Supporters scramble to save Kilby Hotel
Owners of an historic Washington Street property are seeking help from the city in their efforts to prevent it from being torn down.
The city has put owners of the former Kilby Hotel on notice that demolition of the 103-year-old building may be ordered within 90 days unless repairs are made to stabilize it and prevent its collapse.
Several months ago, the Kilby’s roof collapsed into the third floor, which fell into the second floor. The city declared it unsafe and on the verge of collapse, and closed a portion of the area around it to pedestrian and vehicle traffic.
Officials said that the only way to save the building is to stabilize its exterior walls.
Myra Williams of Greensboro, the fifth-generation owner of the Kilby, said it will take $175,000 to $300,000 to shore up the walls and clean out the interior.
“Saving the Kilby Hotel is extremely important to the historic distict of Washington Drive. Do not contribute to us losing a huge part of the African-American history of High Point,” Williams told the council recently.
Williams said she and others involved with the property want to restore it and develop it into retail, office and apartments at a total cost of $2.83 million.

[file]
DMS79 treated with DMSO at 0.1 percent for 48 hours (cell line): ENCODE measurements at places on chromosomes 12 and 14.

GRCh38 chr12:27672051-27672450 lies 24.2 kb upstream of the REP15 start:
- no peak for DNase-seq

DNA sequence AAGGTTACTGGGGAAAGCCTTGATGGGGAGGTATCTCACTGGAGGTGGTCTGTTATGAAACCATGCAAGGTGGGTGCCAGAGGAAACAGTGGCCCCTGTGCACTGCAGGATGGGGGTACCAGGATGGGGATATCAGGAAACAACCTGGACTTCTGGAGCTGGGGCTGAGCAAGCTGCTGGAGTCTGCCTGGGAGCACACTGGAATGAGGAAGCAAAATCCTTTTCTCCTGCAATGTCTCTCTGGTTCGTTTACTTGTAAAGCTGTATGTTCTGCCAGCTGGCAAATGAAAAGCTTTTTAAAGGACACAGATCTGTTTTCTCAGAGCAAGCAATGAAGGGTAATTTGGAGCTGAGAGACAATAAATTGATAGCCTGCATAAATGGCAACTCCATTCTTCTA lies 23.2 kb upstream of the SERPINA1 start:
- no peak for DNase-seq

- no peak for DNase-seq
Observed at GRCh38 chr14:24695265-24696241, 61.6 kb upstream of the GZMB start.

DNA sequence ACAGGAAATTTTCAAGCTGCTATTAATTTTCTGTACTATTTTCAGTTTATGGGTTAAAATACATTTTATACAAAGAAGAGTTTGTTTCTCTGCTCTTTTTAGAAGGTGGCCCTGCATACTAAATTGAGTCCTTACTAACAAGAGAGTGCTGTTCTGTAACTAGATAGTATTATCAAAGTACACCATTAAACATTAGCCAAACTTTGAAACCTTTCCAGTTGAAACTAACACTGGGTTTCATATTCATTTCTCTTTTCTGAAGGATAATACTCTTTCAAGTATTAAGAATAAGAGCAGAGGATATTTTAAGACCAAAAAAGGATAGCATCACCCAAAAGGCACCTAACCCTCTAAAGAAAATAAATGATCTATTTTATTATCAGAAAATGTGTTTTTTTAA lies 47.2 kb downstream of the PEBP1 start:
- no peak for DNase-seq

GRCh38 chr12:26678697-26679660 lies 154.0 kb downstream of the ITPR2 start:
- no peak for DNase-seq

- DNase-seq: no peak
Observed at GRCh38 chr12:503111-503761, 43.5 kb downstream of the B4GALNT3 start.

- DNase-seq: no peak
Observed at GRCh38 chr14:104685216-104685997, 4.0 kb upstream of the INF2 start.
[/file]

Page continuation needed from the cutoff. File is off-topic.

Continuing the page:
Williams said they have been trying to raise money but do not have any of their own funds to put toward the restoration of the building. They have been courting investors and are applying for nonprofit status, which would enable them to seek grants and tax credits.
The Kilby, built in 1910, served as an entertainment hub during the days of racial segregation in the early and middle part of the 20th century. The hotel was among the most prominent establishments in what was then the heart of the city’s black business community. It was named to the National Register of Historic Places in the 1980s.
The hotel, and the ground-floor shops that operated in it, closed a number of years ago, and the building fell into disrepair. Restoration of the building has long been a goal of the ongoing revitalization efforts in the Washington Street area.
Williams and other supporters of the Kilby appear to face a tough sell in seeking city funds.
City leaders said the hotel’s condition presents a public-safety threat that has to be addressed.
“I want the Kilby to be rehabbed. We’re looking at a very fiscally conservative budget. I don’t know if there’s another $175,000 or $300,000 to assist,” said Mayor Bernita Sims. “I just don’t know how to do it, short of some private investment to make that happen.”
Council members said they appreciate the Kilby’s historical significance but aren’t receptive to the price tag involved.
“I think now it’s very difficult for us, because that’s a fairly large amount of money for a council that struggled with how we were going to make ends meet as it was when we went through budget process,” said Councilwoman Judy Mendenhall.
Williams said an engineer who examined the property pronounced it structurally sound.
The city’s action on the property gives the owners time to make some type of progress toward repairs, which could stave off an order to demolish when council considers the matter in 90 days.
“A lot of us are very irritated about how the city is not wanting to help,” said Williams. “I just feel like I don’t have enough time.”